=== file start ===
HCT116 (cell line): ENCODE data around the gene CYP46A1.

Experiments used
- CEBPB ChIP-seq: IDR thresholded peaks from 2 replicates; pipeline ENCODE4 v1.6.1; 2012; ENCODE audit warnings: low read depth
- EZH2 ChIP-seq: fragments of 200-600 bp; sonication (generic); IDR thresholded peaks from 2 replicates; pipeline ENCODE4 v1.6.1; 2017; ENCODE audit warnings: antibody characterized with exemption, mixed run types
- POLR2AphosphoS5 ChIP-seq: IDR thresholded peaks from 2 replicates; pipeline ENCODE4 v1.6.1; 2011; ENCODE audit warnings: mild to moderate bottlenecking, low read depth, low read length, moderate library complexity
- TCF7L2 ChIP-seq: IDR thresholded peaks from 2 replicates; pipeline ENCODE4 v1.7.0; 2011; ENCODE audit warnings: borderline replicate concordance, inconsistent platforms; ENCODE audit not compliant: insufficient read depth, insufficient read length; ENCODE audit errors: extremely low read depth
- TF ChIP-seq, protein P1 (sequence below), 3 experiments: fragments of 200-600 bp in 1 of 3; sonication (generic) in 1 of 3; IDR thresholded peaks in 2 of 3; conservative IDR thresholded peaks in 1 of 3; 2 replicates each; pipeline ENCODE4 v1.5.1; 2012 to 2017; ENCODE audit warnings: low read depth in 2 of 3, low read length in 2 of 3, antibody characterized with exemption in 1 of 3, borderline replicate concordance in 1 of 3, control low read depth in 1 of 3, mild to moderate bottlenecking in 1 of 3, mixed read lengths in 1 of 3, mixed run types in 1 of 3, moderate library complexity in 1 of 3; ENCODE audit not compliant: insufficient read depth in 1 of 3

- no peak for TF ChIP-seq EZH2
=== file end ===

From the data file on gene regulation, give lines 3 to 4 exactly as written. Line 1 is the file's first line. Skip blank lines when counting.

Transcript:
- CEBPB ChIP-seq: IDR thresholded peaks from 2 replicates; pipeline ENCODE4 v1.6.1; 2012; ENCODE audit warnings: low read depth
- EZH2 ChIP-seq: fragments of 200-600 bp; sonication (generic); IDR thresholded peaks from 2 replicates; pipeline ENCODE4 v1.6.1; 2017; ENCODE audit warnings: antibody characterized with exemption, mixed run types